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- About Sharon
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- THE INCONVENIENT BRIDE SERIES (BOOKS 1-3)
- S.J. MacIver’s Books (aka Sharon Ihle)
Yep. At the urging of my mentor, I joined a critique group. The group consisted of about seven students she thought showed promise. We met once a week, taking turns as hostess, and tried to gently critique each other’s work (note: there is no such thing as gentle criticism.) Despite some nit-picking members (yes, I was one of them,) this turned out to be a valuable experience and taught me how to see my work through a reader’s eyes. We were not allowed to read our own work to the group, but had to suffer through another student slaughtering our fine words. Once I got past the nose-out-of-joint period, I realized that I was hearing my work as a reader.
I mention the group because it led to me another discovery about ‘working’ my own creativity. I noticed that while writing a story, I would wake up in the middle of the night with visions of the next chapter, up to and including lines of dialogue. When this first started happening, I was sure I’d remember all those precious jewels the next morning. Didn’t happen. Usually I even forgot that I woke up during the night. I told my husband, Larry, about this problem and he came up with a fix. Since he knew I was too lazy to get out of bed, go to my desk, and write my thoughts down, he bought me a tape recorder and put it on the headboard.
I thought this was a swell idea as I already knew that hearing my story, even if I was doing the reading, was a good way to get a feel for what worked and what didn’t. Larry, thoughtful as always, picked a recorder with a voice-activated feature. This meant that I didn’t even have to reach up and turn the thing on. All I had to do was spout my pearls of wisdom into the night and they would magically be there for revising the following morning. I went to sleep that night eager for sunrise so I could hear my clever musings.
The next morning I woke up disappointed. I was quite sure I had never awakened during the night. Disappointment quickly disappeared when I checked the tape and discovered that I’d apparently rattled on for close to an hour. Was my urge to tell my story so strong that I didn’t even have to awake up for the process? Hah! The only thing I learned as I replayed the tape was (1) Larry has a little hitch in his throat when he snores, (2) some woman (it couldn’t have been me) snored right along with him as if part of band, and (3) my darling cocker spaniel, Sushi, (usually such a lady) snored louder than the both of us put together.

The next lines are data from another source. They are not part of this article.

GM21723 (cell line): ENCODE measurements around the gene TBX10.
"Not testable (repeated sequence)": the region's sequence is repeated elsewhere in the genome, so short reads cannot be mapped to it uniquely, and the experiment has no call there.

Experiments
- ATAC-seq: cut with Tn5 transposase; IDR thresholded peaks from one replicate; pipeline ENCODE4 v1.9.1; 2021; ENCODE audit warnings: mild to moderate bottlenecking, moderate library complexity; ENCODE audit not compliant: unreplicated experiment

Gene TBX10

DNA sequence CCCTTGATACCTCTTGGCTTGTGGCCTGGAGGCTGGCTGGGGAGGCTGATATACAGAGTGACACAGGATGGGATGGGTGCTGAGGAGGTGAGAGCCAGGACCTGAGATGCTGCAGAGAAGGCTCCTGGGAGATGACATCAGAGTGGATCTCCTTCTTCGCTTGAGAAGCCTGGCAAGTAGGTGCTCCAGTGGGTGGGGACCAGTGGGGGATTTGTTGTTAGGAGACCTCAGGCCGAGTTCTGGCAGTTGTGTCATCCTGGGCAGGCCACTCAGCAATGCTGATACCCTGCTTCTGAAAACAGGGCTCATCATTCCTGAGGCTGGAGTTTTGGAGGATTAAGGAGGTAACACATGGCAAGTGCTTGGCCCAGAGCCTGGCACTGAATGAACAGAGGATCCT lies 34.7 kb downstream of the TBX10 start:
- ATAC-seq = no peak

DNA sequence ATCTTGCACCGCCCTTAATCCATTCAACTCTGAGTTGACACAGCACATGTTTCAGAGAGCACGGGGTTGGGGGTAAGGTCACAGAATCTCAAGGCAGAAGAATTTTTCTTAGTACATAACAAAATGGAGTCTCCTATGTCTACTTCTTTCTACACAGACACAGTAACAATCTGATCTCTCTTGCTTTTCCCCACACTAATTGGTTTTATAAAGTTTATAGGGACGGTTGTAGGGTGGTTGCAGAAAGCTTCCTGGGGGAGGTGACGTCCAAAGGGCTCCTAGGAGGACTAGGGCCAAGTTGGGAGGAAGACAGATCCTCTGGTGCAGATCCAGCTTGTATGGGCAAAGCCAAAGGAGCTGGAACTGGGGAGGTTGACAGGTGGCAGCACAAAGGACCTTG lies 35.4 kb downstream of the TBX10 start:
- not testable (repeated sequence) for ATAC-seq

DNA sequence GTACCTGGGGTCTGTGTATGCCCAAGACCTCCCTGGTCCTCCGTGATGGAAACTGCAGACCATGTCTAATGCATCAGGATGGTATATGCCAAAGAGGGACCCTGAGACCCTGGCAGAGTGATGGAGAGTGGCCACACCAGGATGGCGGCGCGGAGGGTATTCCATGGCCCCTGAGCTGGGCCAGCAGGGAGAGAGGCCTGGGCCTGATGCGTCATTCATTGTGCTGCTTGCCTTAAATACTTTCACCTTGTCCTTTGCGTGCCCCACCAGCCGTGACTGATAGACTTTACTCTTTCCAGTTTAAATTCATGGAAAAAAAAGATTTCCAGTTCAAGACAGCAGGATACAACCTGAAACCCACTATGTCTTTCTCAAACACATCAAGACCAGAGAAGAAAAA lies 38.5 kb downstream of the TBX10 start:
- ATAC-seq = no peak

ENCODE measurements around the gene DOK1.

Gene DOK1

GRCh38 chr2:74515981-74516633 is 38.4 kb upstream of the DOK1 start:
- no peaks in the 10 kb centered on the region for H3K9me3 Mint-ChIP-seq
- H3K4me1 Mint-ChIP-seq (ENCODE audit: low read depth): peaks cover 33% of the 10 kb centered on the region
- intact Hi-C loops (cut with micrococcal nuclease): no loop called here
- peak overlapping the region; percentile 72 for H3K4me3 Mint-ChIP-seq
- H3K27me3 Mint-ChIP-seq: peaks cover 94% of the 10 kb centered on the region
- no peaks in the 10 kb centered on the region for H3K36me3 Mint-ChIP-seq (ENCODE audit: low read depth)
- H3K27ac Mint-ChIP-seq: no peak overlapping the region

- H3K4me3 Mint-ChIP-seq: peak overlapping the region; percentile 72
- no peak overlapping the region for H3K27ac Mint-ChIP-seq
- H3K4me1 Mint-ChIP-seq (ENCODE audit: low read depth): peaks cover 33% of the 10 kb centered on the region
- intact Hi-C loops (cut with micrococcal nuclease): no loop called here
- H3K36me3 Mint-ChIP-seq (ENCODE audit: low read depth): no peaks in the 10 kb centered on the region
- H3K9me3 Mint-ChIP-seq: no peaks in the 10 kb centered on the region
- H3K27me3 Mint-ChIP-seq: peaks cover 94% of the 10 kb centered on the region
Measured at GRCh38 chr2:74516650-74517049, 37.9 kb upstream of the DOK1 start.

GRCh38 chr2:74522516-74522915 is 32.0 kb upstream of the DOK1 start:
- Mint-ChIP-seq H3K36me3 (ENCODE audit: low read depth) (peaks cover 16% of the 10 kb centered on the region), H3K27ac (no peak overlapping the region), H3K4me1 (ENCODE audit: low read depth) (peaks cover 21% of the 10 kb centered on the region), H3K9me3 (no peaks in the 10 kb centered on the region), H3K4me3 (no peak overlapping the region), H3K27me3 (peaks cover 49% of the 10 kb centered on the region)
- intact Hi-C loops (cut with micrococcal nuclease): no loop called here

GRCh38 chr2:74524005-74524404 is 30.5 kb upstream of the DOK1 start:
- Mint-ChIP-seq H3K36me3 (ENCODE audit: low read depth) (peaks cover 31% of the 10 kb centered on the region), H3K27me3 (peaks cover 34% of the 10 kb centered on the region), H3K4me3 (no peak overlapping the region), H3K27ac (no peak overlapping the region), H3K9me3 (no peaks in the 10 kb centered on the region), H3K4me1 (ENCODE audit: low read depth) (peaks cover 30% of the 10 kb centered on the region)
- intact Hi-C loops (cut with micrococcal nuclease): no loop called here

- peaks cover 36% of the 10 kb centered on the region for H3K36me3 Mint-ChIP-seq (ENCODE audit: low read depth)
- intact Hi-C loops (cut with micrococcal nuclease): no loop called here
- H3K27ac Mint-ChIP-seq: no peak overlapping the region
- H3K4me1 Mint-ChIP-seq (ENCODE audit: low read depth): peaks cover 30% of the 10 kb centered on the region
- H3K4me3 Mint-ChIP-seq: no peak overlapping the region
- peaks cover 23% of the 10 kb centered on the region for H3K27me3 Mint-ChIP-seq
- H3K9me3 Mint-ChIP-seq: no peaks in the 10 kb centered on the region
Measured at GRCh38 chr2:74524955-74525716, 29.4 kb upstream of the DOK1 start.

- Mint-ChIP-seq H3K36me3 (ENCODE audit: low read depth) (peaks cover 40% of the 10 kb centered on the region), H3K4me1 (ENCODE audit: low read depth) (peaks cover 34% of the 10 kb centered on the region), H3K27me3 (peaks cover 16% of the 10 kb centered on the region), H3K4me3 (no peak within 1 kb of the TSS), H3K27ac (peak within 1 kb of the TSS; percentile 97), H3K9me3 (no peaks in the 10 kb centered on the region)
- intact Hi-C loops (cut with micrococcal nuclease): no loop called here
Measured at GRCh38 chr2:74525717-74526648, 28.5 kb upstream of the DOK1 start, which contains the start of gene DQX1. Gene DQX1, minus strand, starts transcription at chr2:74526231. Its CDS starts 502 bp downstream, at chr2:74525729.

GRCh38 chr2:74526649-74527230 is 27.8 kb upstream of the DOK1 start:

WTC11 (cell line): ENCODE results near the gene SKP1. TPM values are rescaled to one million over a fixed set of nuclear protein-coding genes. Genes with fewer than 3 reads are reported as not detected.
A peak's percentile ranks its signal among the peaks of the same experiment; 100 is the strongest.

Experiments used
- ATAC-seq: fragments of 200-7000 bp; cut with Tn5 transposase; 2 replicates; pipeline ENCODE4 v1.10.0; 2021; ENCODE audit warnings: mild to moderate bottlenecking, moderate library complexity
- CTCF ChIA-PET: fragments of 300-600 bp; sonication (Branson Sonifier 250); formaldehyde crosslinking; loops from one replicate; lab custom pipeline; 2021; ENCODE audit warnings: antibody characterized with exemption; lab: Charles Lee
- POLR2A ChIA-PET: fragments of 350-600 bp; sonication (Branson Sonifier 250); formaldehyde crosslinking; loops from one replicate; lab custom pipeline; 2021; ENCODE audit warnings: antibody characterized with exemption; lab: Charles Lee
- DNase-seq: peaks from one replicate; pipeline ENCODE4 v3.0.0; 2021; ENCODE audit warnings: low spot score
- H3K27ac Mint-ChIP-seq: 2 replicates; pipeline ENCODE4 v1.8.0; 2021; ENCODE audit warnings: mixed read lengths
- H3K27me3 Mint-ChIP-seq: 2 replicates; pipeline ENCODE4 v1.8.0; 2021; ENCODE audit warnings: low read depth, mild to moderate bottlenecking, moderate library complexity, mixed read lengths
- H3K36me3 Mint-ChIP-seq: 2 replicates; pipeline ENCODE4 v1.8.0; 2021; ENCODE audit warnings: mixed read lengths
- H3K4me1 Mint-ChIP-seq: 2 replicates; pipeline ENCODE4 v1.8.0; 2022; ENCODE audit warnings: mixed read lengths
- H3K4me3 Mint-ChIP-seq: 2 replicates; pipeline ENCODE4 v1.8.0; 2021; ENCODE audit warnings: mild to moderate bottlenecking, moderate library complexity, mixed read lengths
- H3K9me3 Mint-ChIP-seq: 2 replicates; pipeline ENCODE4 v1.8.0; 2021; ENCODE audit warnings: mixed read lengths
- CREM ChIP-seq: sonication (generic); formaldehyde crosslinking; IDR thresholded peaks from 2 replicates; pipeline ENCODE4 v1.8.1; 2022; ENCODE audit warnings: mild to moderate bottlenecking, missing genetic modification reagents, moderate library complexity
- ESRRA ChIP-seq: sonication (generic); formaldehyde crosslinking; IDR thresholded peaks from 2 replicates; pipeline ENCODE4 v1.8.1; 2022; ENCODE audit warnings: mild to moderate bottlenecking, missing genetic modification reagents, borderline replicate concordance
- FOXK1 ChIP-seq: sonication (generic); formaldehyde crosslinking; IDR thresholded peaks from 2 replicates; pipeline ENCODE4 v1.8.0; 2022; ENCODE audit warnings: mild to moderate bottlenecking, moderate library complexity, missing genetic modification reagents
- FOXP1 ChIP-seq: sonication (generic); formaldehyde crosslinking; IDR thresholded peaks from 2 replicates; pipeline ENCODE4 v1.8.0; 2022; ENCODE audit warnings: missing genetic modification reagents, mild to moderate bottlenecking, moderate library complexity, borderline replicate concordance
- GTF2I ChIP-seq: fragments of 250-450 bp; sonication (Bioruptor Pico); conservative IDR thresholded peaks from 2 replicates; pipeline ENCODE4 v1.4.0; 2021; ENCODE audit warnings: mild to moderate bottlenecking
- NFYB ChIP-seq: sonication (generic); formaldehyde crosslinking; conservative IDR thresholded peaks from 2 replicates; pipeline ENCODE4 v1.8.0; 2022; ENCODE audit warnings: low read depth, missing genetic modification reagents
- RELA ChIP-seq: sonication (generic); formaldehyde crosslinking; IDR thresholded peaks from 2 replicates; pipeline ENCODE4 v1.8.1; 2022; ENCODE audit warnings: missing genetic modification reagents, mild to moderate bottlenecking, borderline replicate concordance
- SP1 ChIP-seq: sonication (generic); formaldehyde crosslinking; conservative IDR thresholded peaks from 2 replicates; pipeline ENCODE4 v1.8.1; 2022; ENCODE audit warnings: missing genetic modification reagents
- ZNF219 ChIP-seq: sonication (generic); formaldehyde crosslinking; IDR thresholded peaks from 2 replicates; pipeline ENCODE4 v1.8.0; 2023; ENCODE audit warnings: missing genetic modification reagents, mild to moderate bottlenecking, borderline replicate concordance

That story is legend in our family, and I told it partly for fun, but also to point out a creativity tip. All writers and those who would like to write are different. What stimulates my creativity may not work out for Nora Roberts. For me, it’s a warm bath with rock music pounding away in my ears, followed quickly by a session with a tape recorder—with the voice activation feature turned off.
In this business writers are generally categorized in two ways; you’re either a Plotter or a Pantser. Loosely that means you either write a detailed outline from chapter one to the end (Plotter), or you envision perhaps as little as one scene, and start writing or flying by the seat of your pants (ergo, Pantser.) I’m a Pantser.
When a publisher wants a synopsis, which is basically a full plot, and they always want one, I panic. If Larry walks in the door to the sound of my sobs and then sees me ironing, he knows without even asking that I’m deep in synopsis avoidance. He knows this because ironing is my second favorite thing. The first is applying make-up while strapped to the blade of a high-speed ceiling fan. Despite this, I do write the required synopsis, but it is always full of lies and things that never happen in the book. I don’t want to know what happens in a book I read before I get to the end, and I feel the same way about writing one. But that’s just me.
Speaking of just me, I see that in addition to support from friends and family, I also promised last month to talk about the writer’s conference and a little trip to North Dakota. I swear I don’t think of this column as a synopsis, but it appears that I may have lied. I promise to get to the conference and (possibly) the trip next month. Then again…